We don't have strong evidence that the US checks and balances work against a determined president who responds to being blocked with anger and lashing out. Given this lack of evidence and Trump's apparent temperment, we can only extrapolate from the stability of other democracies around the world against a radical autocrat taking the helm.

And really, those aren't good odds. Lots of democracies have fallen over.

I mean, it probably won't happen. But if you play russian roulette, you probably won't die either.


Basically yes. Except one thing: I'm against Trump.

I just think that the Hitler comparison is wrong. Trump will be more like Nixon, in the ways you've described. (All of which can basically be described as COINTELPRO). Although to be fair, all Presidents between Truman and Nixon used that program.

Nixon was the one who was caught with his pants down of course, using COINTELPRO vs his political opponents.
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Re: 2016 US Presidential Election

Postby Mutex » Thu Sep 29, 2016 8:12 pm UTC

Comparing Trump to Hitler is kinda insulting to Hitler. Hitler had principles, and the ability to make plans and think them through. He could spend time preparing for things like speeches. And could formulate coherent speeches. In German, which if anything is even more impressive.

I don't want to come over as pro-Hitler because it's not particularly PC, but the guy had a whole ton of leadership qualities that Trump doesn't.

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Re: 2016 US Presidential Election

Postby morriswalters » Thu Sep 29, 2016 9:42 pm UTC

Mutex wrote:Comparing Trump to Hitler is kinda insulting to Hitler. Hitler had principles, and the ability to make plans and think them through. He could spend time preparing for things like speeches. And could formulate coherent speeches. In German, which if anything is even more impressive.

I don't want to come over as pro-Hitler because it's not particularly PC, but the guy had a whole ton of leadership qualities that Trump doesn't.
I must have missed that part about him. And I've never heard the word principles used in reference to him, certainly.

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Re: 2016 US Presidential Election

Postby Lazar » Thu Sep 29, 2016 10:22 pm UTC

The Nazis were notorious for changing positions whenever it suited them. They couldn't decide whether to appropriate Christianity or abolish it, whether to oppose the business class and aristocracy or co-operate with them, whether to favor the Chinese (up to 1941) or the Japanese (from 1941), whether Slavs were good Aryans (like the Bulgarians and Croats) or subhumans (like the Poles and Ukrainians), and what the hell "Aryan" meant in the first place (given that they were killing the only actual ones in Europe). And Hitler's prideful micromanagement and cultivation of anarchic competition among his subordinates were a recipe for failure. He "revived" Germany's economy with exorbitant military spending that could only be sustained by conquest, and then threw the country into a cataclysmic war that left it conquered and in ruins. He was a terrible leader in every conceivable way.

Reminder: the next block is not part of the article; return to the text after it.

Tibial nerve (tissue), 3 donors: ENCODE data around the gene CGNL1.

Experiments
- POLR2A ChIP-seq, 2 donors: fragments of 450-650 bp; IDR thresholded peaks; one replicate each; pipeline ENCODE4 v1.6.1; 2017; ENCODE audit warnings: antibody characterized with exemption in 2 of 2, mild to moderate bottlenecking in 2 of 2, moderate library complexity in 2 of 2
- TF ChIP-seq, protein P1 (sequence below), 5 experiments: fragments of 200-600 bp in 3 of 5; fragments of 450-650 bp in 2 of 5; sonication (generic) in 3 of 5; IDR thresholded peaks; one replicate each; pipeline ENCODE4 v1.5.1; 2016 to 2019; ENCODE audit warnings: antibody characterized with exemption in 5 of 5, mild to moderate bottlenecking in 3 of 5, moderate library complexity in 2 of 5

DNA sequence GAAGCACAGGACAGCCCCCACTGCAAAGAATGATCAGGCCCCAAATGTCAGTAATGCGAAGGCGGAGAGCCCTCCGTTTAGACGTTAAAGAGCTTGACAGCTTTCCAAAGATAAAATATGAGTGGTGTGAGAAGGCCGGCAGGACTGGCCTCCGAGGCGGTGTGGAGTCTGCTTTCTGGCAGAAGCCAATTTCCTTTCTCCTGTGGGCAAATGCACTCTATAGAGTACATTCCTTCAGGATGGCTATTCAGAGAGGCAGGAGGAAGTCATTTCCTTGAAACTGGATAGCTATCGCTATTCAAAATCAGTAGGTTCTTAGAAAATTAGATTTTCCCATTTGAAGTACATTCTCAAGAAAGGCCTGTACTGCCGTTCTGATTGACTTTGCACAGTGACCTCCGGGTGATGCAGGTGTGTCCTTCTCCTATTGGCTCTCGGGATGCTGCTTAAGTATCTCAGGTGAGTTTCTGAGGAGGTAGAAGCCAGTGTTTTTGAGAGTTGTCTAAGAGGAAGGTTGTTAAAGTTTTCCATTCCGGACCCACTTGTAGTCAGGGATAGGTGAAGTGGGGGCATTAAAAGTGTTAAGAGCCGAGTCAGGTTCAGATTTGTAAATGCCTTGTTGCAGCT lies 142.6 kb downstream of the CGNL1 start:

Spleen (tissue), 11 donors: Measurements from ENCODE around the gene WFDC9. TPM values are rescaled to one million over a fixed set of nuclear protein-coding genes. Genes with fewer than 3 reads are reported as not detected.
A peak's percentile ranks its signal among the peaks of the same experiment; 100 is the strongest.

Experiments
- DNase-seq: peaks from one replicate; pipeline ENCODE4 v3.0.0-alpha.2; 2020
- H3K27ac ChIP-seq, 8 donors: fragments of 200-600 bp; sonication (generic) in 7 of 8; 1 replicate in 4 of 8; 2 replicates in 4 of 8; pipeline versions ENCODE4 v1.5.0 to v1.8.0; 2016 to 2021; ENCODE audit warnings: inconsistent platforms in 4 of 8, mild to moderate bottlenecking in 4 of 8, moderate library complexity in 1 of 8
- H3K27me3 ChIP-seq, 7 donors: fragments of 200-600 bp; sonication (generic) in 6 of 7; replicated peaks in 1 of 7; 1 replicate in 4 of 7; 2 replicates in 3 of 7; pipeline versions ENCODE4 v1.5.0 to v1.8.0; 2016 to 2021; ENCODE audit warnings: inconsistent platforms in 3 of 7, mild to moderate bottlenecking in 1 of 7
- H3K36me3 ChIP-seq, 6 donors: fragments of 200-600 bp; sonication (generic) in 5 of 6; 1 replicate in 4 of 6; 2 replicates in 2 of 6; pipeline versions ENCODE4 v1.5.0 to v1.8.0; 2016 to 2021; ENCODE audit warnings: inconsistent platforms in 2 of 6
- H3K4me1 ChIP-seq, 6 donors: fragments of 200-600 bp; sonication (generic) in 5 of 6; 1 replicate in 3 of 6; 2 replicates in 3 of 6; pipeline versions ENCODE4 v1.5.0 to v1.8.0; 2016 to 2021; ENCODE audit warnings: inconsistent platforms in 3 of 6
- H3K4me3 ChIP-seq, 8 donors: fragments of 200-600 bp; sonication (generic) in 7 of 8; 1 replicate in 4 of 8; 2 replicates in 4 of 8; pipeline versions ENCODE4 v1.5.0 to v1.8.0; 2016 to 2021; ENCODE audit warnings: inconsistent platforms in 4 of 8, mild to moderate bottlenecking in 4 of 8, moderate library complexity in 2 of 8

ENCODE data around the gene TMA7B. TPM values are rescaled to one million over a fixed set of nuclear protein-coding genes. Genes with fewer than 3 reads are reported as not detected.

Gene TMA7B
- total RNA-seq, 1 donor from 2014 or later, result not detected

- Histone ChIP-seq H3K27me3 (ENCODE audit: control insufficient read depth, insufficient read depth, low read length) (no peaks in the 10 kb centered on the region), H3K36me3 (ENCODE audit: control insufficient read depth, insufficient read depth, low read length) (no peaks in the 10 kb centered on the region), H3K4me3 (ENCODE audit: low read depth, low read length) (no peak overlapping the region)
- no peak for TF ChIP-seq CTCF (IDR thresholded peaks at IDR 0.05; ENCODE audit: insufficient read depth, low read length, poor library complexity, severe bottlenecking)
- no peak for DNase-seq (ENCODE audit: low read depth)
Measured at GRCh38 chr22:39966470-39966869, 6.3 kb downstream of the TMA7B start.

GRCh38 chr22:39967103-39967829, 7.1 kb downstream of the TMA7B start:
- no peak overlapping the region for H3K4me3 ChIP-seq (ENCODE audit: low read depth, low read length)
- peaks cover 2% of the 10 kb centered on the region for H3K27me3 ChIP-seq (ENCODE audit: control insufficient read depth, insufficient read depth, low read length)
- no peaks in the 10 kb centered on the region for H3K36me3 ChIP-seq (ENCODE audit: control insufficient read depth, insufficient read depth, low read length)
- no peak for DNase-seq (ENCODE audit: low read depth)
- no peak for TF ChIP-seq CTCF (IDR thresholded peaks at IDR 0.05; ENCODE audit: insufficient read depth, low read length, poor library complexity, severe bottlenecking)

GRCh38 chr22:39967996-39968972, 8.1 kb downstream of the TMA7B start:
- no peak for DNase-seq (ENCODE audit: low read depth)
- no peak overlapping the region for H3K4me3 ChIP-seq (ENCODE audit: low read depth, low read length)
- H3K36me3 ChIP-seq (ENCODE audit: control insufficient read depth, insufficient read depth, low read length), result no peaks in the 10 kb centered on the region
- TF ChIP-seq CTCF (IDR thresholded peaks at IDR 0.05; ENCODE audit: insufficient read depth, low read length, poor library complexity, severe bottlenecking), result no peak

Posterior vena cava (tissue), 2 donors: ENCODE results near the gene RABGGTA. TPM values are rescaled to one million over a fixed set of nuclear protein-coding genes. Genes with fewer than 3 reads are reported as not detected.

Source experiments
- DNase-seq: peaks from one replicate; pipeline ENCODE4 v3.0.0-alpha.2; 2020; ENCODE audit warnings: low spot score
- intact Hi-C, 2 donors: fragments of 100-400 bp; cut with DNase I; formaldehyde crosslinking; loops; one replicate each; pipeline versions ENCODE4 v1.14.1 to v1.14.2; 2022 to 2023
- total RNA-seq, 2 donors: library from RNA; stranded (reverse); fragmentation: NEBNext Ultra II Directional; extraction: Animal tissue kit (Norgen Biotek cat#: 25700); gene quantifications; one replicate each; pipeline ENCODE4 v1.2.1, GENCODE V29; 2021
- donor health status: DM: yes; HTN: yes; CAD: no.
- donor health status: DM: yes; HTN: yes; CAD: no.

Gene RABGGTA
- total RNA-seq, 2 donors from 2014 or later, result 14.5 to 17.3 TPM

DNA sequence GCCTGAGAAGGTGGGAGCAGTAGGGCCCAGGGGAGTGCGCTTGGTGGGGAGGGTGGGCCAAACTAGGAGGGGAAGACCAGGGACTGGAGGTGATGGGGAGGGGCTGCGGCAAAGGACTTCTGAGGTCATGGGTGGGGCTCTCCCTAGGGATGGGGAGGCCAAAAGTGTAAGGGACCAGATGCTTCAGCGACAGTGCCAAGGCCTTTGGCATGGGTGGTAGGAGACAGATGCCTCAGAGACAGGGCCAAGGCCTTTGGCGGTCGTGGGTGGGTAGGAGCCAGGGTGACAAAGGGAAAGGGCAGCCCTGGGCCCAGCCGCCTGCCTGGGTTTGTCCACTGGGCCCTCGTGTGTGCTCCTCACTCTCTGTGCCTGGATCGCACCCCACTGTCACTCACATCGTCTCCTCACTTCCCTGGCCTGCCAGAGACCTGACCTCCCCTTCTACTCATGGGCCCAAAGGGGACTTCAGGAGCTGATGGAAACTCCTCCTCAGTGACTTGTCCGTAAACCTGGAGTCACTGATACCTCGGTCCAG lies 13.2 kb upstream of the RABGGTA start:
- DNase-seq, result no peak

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Re: 2016 US Presidential Election

Postby Lazar » Thu Sep 29, 2016 10:38 pm UTC

In non-Nazi news, Clinton has retaken Florida and Nevada in Nate Silver's polls-only model and raised her chance of victory back above 60%.
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Re: 2016 US Presidential Election

Postby Liri » Thu Sep 29, 2016 10:55 pm UTC

Lazar wrote:In non-Nazi news, Clinton has retaken Florida and Nevada in Nate Silver's polls-only model and raised her chance of victory back above 60%.

The Florida polls can't have this news affecting them yet, either: http://www.bbc.com/news/election-us-2016-37509546
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Re: 2016 US Presidential Election

Postby Diadem » Thu Sep 29, 2016 11:23 pm UTC

KnightExemplar wrote:As others have said: the world won't end and I really don't think Trump is another Hitler. I think he'd be another Nixon: narcissistic and abusive of the powers that were given to him. But mostly for selfish and petty reasons.

Sadly though those two options - Nixon or Hitler - arent mutually exclusive. Its not like Hitler didnt abuse government power to go after his enemies.

But my greatest worry is that he is another Kennedy. Willing to gamble with the fate of the world just to satisfy his ego. Except perhaps even more belligerent and even less willing to listen to reason or to compromise. That's a truly fucking scary idea.

Another issue is that the next couple of years are quite crucial if we want to avoid catastrophic climate change. Thus a Trump presidency could be disastrous on a global scale even if he does absolutely nothing.
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Re: 2016 US Presidential Election

Postby Liri » Thu Sep 29, 2016 11:38 pm UTC

Diadem wrote:Another issue is that the next couple of years are quite crucial if we want to avoid catastrophic climate change. Thus a Trump presidency could be disastrous on a global scale even if he does absolutely nothing.

If I had to be a single-issue voter, it would be for action on climate change. I'm not, and I like the rest of the Democratic platform too, but exactly, yeah - a [current] Republican getting elected president any time in the near future would be disastrous.
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Re: 2016 US Presidential Election

Postby sardia » Fri Sep 30, 2016 12:28 am UTC

Liri wrote:
Diadem wrote:Another issue is that the next couple of years are quite crucial if we want to avoid catastrophic climate change. Thus a Trump presidency could be disastrous on a global scale even if he does absolutely nothing.

If I had to be a single-issue voter, it would be for action on climate change. I'm not, and I like the rest of the Democratic platform too, but exactly, yeah - a [current] Republican getting elected president any time in the near future would be disastrous.

What would you rather have, a GOP president but Democrats get all the state houses and congress.
Or